Dear Anne Rice:
After returning to the faith ten years ago, I am saddened to hear that you are no longer a Christian. You noted on your Facebook page that you refuse to be “anti-gay, “anti-feminist” and “anti-artificial birth control.” You said:
“In the name of… Christ, I quit Christianity and being Christian. Amen… it’s simply impossible for me to ‘belong’ to this quarrelsome, hostile, disputatious, and deservedly infamous group. For ten years, I’ve tried. I’ve failed. I’m an outsider. My conscience will allow nothing else.”
It is that reason and not merely the act itself that saddens me most. First let me apologize. Religion is an institution where human beings seek a spiritual journey and in turn strive to wrap their minds around biblical interpretations and theological thoughts in the forms of prescriptions and doctrines. Because “men” make up the definition itself, the religion has the propensity to be tainted and infected with our own thoughts and actions, and not God’s, and at times can be filled with error. We humans can be wrong and often place our cultural beliefs into the mind of God without realizing it. Remember that it was Christians of an earlier age who used scripture to justify the Crusades and, later, slavery in America.
But I will not believe for a second that what a few Christians believe or preach embodies what true Christianity is all about just like as an African-American woman I will not accept that because a few Christians are anti-black that Christianity itself is anti-black. I know this by looking at the figure in whom Christianity is based: Jesus Christ.
The scriptures — not man-made decrees, hateful Christian protests or talk show sound bites — lay out what it means to be Christian. Jesus was an embodiment of love. He accepted all people. The Gospel of Luke would even have us believe that he was a feminist as he talked to women that no one else wanted to affiliate with. Remember the woman at the well, Mary and Martha, the woman caught in adultery? These were women that Jesus embraced and empowered.
Do not think for a moment that I do not understand your decision. I have felt like an outsider so many times. At the age of eight, I received a calling to become a minister. But the popular thinking at that time was that God did not want women to become preachers. We were supposed to keep quiet in the church. That made me sad. I also know a few of my friends who were victims of sex abuse in the church. One went on to become my assistant pastor, choosing to preach against such an act and protect others, instead of merely giving in to the pain and scars and leaving.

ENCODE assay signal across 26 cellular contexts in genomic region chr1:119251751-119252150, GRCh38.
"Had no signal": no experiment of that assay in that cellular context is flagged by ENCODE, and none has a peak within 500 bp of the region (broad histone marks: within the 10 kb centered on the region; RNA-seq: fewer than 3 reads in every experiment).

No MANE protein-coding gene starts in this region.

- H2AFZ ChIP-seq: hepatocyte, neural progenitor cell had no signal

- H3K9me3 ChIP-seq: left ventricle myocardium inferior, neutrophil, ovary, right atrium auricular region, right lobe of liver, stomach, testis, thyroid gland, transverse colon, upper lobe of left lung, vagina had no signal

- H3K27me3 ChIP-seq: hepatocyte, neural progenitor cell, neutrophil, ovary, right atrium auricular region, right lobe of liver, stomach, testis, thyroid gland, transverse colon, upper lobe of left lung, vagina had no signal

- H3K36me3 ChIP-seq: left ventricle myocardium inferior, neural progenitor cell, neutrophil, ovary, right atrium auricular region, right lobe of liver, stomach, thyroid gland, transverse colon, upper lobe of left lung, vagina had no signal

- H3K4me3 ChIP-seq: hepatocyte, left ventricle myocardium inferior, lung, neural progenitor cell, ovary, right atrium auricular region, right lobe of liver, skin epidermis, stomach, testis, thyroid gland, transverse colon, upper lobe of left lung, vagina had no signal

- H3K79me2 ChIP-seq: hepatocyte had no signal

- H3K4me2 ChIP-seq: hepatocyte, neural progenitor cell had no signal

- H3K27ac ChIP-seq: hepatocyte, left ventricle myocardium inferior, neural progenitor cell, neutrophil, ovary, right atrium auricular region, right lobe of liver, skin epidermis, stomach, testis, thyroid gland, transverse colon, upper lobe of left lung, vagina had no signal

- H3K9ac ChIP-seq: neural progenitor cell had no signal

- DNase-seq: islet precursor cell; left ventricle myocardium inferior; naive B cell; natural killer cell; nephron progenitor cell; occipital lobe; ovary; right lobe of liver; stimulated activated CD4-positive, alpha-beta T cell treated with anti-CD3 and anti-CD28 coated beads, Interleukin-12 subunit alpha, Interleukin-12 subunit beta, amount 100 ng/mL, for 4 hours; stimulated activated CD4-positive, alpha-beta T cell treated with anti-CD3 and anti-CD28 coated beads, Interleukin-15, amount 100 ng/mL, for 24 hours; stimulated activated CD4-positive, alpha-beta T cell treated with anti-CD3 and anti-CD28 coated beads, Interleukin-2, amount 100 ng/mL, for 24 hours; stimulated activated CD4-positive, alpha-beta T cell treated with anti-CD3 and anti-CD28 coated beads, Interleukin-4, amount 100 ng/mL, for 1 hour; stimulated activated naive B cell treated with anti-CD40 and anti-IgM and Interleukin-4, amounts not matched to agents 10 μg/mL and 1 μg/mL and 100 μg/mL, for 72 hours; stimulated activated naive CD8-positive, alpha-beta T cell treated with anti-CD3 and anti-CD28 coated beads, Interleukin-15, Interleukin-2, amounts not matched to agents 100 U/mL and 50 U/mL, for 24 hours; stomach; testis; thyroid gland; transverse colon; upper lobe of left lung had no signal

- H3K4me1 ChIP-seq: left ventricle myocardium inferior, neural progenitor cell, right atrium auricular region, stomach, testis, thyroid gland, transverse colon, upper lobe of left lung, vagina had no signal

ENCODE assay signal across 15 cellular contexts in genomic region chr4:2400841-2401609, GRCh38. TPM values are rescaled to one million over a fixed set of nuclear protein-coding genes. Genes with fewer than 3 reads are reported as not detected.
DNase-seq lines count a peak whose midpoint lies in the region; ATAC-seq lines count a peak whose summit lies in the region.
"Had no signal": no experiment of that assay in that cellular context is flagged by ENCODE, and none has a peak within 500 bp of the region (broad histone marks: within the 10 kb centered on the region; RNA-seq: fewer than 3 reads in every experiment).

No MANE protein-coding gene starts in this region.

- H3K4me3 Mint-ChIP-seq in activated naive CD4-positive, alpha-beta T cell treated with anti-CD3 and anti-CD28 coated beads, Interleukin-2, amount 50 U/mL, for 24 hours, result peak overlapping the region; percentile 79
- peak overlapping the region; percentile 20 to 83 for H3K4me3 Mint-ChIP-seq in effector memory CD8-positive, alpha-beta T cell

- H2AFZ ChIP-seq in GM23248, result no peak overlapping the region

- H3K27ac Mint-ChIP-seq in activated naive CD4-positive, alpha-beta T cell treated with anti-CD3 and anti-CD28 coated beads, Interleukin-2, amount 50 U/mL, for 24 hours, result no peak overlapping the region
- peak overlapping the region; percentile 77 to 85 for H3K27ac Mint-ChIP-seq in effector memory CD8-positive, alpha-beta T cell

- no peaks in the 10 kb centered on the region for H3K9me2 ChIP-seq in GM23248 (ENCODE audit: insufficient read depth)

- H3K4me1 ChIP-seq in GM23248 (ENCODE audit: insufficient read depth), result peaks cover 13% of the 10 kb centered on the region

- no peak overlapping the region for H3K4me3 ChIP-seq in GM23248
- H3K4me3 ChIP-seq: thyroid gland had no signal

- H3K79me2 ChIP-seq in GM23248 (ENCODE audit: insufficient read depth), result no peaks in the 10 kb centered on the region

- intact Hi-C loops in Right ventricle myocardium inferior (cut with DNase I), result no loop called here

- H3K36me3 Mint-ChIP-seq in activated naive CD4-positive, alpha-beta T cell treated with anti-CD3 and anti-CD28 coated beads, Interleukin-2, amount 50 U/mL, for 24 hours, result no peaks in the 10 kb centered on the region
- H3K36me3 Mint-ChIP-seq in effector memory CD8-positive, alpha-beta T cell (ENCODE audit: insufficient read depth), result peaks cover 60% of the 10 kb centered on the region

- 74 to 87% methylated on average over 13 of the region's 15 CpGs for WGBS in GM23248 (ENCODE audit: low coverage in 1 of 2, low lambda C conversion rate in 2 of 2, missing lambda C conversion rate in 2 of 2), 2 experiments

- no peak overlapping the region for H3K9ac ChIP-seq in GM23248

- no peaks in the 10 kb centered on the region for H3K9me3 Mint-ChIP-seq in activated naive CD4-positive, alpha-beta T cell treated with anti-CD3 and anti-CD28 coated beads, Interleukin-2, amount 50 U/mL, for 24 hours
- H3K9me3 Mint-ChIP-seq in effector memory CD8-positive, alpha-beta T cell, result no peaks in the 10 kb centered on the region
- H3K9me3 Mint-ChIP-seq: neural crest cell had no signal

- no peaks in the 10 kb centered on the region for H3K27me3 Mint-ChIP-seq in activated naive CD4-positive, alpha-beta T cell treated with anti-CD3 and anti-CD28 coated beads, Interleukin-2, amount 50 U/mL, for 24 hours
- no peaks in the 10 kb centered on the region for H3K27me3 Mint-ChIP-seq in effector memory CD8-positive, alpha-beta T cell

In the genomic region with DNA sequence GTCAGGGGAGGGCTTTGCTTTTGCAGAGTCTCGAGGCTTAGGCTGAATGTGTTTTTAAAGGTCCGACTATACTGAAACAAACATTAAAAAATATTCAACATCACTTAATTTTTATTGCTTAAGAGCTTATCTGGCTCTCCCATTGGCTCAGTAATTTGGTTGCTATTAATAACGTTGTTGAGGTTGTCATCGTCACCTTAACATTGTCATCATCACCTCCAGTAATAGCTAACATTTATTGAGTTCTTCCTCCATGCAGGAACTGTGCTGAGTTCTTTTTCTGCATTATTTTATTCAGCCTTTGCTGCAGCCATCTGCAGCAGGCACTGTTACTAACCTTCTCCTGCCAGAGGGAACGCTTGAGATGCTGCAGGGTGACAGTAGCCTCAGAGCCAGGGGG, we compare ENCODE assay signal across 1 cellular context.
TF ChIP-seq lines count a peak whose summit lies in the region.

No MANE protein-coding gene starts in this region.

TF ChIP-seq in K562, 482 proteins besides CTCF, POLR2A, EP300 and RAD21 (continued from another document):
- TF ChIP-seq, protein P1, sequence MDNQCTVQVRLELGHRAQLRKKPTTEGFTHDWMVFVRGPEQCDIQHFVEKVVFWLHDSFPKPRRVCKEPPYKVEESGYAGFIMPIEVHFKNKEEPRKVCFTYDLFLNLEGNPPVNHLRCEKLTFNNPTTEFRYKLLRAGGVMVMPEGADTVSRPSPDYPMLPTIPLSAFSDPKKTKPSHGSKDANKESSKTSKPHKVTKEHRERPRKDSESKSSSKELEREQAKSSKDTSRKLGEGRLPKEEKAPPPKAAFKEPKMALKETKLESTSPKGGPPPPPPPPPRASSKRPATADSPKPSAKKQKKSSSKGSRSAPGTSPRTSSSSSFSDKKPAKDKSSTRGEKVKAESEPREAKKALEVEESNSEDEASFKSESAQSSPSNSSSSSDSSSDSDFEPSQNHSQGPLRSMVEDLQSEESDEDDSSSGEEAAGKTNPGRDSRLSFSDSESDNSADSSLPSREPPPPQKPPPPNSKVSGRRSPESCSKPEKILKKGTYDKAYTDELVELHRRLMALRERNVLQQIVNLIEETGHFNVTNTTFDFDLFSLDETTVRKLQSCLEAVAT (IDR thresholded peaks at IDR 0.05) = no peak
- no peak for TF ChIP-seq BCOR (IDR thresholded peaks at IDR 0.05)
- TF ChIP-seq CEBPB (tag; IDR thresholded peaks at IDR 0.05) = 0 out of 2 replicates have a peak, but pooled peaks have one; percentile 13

Even today there are a few of my denominational doctrines that I do not agree with, but the heart of what Jesus stood for is still dear to my heart. My experience from 32 years of church, particularly the black church, has led me to believe that the church is largely anti-gay and anti-female, although two of the largest groups that attend and serve in church are gay and female. The part of me that yearns for justice and equality does not accept this ethic at all. But I stay. I stay because I recognize that I am needed. I am needed to preach a different message; one closer to the one Jesus so radically spoke. I stay because the heart of Christianity feeds my spirit and I am able to recognize and discern “the bad” when it appears. I stay because there are others like me who need my company and support. God and the true gospel are so much more awesome than the acts of man.
I am disappointed you have chosen to leave Christianity, Anne, because people like you are needed to help bring change and revolution but also to serve as a light to others that will shine throughout the body of Christ, so that the institution, filled with weak and strong believers, can be awakened and enlightened. Reformer Martin Luther did not leave Christianity; instead he fought for it. A woman with a writing gift like yours can help usher in a type of radical love, acceptance, accountability and revival that would make Jesus proud (not to mention Christian believers better.) I don’t believe this can be done effectively by disowning Christianity totally. Jesus was a Jew (insider), who was considered an outsider. So was Paul. It is the “inside” outsiders that have the power to make great change.
We as Christians should be wise and steadfast. I think Paul says it best in Colossians 1:23, “continue in your faith, established and firm, not moved from the hope held out in the gospel.” If I could remix it, it would say, “Continue in the true essence of Christianity no matter what others say or do in the name of it. It would be worth it. It is worth it!” And if that makes you an outsider, then lets both be outsiders together; Outsiders for Christ.